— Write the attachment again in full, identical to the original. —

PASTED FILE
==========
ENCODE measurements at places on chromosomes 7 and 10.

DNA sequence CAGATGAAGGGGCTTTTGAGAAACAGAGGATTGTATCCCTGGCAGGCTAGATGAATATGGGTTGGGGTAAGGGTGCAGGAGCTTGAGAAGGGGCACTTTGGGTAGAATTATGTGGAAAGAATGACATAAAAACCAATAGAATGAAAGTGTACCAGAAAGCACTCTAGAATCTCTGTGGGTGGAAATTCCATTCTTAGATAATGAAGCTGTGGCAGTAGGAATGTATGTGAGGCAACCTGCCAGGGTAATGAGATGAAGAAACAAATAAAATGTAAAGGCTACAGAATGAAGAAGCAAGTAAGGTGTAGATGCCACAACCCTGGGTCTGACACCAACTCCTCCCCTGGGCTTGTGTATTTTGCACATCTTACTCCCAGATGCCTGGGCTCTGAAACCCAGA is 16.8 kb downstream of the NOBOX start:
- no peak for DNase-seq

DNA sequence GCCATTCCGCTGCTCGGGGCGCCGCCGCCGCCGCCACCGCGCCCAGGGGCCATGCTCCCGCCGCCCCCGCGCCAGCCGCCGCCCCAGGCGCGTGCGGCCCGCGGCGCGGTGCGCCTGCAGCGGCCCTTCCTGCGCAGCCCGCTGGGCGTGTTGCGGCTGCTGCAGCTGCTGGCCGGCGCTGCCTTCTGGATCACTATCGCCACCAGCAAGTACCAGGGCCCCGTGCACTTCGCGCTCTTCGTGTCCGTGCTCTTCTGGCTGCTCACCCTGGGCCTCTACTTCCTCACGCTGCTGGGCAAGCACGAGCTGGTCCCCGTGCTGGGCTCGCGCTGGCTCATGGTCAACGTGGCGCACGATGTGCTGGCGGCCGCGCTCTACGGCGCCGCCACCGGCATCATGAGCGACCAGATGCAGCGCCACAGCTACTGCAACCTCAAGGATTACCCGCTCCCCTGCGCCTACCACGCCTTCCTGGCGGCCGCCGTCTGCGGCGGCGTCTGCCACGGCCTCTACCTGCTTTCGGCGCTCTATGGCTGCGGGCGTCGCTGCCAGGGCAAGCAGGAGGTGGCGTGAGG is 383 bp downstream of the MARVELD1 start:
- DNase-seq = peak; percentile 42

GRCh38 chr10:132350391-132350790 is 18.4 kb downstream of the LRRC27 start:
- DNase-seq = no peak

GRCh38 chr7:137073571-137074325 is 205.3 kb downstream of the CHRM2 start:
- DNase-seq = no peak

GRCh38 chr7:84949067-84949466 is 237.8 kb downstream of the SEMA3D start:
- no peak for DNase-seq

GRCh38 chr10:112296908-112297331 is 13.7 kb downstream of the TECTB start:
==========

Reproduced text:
ENCODE measurements at places on chromosomes 7 and 10.

DNA sequence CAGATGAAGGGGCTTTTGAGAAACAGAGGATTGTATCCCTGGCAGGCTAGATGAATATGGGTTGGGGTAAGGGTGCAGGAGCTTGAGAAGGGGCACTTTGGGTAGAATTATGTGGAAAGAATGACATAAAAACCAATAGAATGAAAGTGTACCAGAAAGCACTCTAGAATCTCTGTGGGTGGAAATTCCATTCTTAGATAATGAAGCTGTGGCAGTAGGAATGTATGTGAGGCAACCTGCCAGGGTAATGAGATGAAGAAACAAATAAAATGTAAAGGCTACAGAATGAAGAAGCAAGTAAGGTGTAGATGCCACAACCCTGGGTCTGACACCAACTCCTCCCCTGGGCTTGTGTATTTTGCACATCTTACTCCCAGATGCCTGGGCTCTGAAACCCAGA is 16.8 kb downstream of the NOBOX start:
- no peak for DNase-seq

DNA sequence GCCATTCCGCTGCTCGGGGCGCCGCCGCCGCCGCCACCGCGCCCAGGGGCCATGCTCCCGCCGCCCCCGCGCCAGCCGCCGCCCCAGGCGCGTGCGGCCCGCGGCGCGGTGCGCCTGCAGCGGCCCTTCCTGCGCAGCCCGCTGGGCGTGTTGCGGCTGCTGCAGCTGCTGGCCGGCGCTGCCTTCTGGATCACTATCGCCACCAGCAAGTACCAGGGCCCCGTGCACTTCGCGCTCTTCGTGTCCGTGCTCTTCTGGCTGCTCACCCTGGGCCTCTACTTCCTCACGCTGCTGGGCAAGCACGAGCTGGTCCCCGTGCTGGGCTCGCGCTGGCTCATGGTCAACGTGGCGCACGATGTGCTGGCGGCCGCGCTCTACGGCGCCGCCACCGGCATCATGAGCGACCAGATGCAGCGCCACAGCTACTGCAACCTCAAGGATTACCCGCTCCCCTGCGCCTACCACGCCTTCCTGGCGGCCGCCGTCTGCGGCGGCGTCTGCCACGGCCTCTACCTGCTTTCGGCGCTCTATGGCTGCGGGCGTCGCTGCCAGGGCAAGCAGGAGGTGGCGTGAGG is 383 bp downstream of the MARVELD1 start:
- DNase-seq = peak; percentile 42

GRCh38 chr10:132350391-132350790 is 18.4 kb downstream of the LRRC27 start:
- DNase-seq = no peak

GRCh38 chr7:137073571-137074325 is 205.3 kb downstream of the CHRM2 start:
- DNase-seq = no peak

GRCh38 chr7:84949067-84949466 is 237.8 kb downstream of the SEMA3D start:
- no peak for DNase-seq

GRCh38 chr10:112296908-112297331 is 13.7 kb downstream of the TECTB start: